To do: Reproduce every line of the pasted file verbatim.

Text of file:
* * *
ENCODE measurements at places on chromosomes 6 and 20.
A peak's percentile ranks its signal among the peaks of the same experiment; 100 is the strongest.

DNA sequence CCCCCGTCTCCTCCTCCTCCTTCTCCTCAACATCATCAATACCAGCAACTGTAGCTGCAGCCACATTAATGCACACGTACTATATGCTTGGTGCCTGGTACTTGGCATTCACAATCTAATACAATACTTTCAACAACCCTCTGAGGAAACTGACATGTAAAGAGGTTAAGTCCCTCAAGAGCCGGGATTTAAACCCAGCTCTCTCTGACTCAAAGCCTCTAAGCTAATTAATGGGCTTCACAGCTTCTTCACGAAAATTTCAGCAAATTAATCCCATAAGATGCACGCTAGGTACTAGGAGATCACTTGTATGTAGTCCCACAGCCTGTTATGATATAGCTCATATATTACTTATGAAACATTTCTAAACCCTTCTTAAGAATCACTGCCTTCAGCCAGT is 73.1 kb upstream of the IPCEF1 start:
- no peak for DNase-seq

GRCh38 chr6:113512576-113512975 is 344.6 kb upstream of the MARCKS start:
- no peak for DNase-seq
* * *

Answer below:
ENCODE measurements at places on chromosomes 6 and 20.
A peak's percentile ranks its signal among the peaks of the same experiment; 100 is the strongest.

DNA sequence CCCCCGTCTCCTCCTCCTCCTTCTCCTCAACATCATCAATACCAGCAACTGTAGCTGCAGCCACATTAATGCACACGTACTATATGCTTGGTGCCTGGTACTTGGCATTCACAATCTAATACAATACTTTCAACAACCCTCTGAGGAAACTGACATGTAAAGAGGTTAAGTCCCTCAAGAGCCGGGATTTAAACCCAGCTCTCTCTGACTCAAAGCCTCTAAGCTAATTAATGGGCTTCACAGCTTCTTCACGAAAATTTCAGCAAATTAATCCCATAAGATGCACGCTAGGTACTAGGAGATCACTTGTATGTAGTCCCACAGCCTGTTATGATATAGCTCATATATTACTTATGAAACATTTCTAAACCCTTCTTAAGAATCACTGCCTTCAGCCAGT is 73.1 kb upstream of the IPCEF1 start:
- no peak for DNase-seq

GRCh38 chr6:113512576-113512975 is 344.6 kb upstream of the MARCKS start:
- no peak for DNase-seq